"They were the best coaching staff I've talked to so far and I love the campus down here" -- Ron Willoughby

Article_weiser_medium

Matt Weiser: Weiser is the lone Pennsylvania recruit of this class. A very late commit he brings an impressive set of hands to the tight end spot. Catching 54 passes for more than a thousand yards is an impressive set of numbers for even a straight receiver but to get it done as a tight end speaks volumes of why Coach Quinn extended the offer.
 
Matt was a second-team All-State selection and was named the receiver of the year for both his league and county. While its a bit under the radar Weiser is actually one of UB's best ever signees. He is slated as the 62nd best tight end prospect in the nation by ESPN Recruiting.

He has solid height and bulk and while he still needs to add more size he should be able to fill his frame out with time in a college weight program. As a receiver he flashes good hands. You would like to see him more consistently catch the ball away from his body, but he does flash the ability to extend his arms and snatch the ball out of the air. He displays good concentration to look the ball in and catch it in a crowd. --ESPN

Wiser may eventually compete for a key role in this offense. When Jake Reeder went down the tight end position seemed to have completely disappear. While Alex Dennison has the potential to be a big play guy, as displayed in the limited special teams work he got, he is still an unproven commodity on the end.

Mcknight_mediumReggie McKnight: Put a big bold asterisk next to McKnights name. Despite the verbal commitment he did not sign a LOI. He seems to have fallen completely off the map, neither committing to another school or coming out as a DNQ. One of UB Nations great blood hounds, UBAD from ubfan, has indicted that McKnight will be joining this class.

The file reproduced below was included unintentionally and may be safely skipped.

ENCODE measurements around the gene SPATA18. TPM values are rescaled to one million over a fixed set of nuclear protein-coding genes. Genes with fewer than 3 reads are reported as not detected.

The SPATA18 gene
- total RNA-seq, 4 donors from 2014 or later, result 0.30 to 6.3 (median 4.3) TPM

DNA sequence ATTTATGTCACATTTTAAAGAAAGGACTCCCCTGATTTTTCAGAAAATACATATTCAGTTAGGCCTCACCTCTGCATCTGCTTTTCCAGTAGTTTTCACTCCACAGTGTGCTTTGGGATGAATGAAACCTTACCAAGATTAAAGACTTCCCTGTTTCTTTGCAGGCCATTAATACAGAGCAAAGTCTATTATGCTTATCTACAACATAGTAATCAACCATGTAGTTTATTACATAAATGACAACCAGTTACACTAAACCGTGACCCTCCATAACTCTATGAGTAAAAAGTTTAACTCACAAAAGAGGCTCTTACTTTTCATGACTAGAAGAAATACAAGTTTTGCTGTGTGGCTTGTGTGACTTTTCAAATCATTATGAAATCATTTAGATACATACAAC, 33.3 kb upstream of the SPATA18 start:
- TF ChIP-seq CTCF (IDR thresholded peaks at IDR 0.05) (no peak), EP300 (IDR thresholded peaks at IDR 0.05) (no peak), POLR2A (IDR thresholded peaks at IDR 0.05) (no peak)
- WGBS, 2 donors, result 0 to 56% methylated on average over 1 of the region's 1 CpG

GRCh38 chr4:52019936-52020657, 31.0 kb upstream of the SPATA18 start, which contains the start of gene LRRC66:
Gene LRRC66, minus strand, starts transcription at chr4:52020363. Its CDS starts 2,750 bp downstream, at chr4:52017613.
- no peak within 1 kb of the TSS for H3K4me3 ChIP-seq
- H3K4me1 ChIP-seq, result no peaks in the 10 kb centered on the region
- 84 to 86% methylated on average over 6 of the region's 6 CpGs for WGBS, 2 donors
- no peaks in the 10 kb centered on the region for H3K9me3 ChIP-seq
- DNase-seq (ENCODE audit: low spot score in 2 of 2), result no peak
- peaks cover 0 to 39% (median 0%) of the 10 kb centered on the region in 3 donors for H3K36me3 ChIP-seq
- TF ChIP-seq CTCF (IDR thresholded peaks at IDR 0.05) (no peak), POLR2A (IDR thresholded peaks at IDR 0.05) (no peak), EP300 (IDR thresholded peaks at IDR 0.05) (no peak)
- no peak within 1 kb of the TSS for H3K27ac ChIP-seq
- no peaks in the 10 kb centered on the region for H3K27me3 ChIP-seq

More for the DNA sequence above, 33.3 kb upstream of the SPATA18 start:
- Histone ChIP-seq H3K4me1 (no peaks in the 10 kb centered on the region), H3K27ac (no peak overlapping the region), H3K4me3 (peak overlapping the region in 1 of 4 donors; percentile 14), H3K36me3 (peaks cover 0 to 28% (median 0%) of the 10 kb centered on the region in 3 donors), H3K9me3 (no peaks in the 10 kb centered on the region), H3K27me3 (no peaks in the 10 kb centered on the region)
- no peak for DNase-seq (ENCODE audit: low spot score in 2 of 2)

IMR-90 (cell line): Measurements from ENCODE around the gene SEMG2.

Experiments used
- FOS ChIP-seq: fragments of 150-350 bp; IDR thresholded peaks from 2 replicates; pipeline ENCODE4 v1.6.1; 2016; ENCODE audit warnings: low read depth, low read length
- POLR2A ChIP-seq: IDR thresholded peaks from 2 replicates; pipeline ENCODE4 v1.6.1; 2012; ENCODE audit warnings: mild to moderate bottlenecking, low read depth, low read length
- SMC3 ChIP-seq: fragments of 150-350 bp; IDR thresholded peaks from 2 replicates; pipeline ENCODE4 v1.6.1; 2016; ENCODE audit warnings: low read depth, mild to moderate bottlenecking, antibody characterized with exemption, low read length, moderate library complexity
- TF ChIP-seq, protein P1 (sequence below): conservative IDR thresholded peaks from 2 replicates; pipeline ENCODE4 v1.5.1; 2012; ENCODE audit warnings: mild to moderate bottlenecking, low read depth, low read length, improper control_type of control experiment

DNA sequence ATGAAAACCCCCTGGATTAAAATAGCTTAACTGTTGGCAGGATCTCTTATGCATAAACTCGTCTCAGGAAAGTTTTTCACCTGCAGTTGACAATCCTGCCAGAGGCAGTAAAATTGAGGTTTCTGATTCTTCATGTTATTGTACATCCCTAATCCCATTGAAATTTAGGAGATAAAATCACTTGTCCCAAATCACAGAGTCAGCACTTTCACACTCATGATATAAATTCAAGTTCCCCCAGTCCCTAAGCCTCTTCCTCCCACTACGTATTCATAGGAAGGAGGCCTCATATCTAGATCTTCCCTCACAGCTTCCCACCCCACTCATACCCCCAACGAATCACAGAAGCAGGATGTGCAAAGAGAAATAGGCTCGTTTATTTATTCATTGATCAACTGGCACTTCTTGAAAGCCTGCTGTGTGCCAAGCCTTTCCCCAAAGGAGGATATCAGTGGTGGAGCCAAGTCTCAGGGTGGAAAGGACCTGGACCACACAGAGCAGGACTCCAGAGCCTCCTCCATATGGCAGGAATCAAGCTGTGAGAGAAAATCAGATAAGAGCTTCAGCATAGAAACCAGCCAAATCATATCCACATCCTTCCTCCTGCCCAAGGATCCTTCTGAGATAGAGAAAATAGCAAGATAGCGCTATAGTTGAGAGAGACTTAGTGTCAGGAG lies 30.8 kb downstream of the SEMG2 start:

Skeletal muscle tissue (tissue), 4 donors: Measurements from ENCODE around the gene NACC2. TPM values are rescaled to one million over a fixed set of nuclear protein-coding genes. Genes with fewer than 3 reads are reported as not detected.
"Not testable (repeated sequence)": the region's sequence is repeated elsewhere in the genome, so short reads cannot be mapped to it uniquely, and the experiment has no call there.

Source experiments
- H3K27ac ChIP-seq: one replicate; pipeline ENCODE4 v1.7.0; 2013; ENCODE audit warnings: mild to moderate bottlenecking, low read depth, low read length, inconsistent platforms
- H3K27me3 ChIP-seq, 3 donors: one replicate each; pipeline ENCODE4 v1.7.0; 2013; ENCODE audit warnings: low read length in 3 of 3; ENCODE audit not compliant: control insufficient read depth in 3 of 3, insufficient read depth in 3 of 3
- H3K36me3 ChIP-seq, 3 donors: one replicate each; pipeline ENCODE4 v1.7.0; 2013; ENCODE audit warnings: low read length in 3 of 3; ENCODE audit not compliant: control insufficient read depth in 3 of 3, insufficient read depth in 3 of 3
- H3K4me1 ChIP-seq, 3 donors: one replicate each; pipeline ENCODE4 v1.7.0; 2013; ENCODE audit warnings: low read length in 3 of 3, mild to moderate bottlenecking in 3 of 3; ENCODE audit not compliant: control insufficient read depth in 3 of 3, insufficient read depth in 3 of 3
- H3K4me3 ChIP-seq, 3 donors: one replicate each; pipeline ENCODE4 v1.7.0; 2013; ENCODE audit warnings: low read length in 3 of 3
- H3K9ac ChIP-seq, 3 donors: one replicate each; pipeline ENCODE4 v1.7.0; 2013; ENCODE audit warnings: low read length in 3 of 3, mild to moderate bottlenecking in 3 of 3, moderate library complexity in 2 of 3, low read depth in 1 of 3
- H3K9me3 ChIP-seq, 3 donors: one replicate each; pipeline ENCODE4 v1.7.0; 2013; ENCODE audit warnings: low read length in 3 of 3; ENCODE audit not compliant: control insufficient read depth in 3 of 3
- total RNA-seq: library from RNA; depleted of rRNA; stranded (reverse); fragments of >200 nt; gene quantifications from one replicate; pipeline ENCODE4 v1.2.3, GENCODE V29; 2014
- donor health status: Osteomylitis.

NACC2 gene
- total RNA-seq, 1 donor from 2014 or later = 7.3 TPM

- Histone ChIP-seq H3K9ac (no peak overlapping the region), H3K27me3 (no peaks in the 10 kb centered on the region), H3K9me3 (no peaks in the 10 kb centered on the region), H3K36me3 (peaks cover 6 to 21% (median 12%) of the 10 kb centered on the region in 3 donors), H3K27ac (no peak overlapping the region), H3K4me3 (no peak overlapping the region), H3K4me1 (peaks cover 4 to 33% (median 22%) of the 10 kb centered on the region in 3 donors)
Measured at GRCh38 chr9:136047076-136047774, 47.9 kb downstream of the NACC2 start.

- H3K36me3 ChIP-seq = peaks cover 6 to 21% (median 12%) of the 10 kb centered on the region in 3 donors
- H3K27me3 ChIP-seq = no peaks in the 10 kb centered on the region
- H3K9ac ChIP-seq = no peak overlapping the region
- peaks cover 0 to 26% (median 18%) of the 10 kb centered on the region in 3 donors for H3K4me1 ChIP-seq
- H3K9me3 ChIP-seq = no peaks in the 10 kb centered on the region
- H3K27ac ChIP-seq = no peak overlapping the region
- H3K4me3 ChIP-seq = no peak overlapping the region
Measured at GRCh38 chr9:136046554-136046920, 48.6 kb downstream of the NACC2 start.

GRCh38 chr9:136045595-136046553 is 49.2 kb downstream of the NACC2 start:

Until something concrete emerges I cannot treat McKnight as a get but there is enough gravity around him to warrant a mention . McKnight was the Spartans leading receiver, pulling in 31 receptions for 444 yards (14.1 yards per reception). Hollywood Hills was a run first team with 75% of their plays from scrimmage were runs but when they did pass it was usually to McKnight  (47% team receptions).
 
If McKnight does come through he is a nice addition to the depth of the unit and has been able, at least at the prep level, to be a successful key receiver.

Wide Receivers Grade: (B+ Without McKnight, A- With McKnight)

Because the need was so lite the bar was set pretty low. One good serviceable receiver to shore up depth in an offense that will often put five guys out there and a play making tight end. Quinn hit both of those with Willoughby and Wiser. McKnight, at this point, would just be an extra bonus.
 
Willoughby strike me as a Neutz like recruit. Athletic fast and with soft hands. Neutz has been working out so well thats its hard not to be excited about Willoughby.
 
Wieser might develop into a great pass catching tight end that this offense is going to need. I like an offense that can burn you with a tight end and Weiser is certainly one of those guys.
 
I am trying not to throw around any A's except where extreme need met extreme gains and that's the only reason that this receiving class is not an A. The needs were not extreme so despite the quality of Willoughby and Weiser I cant see throwing an A.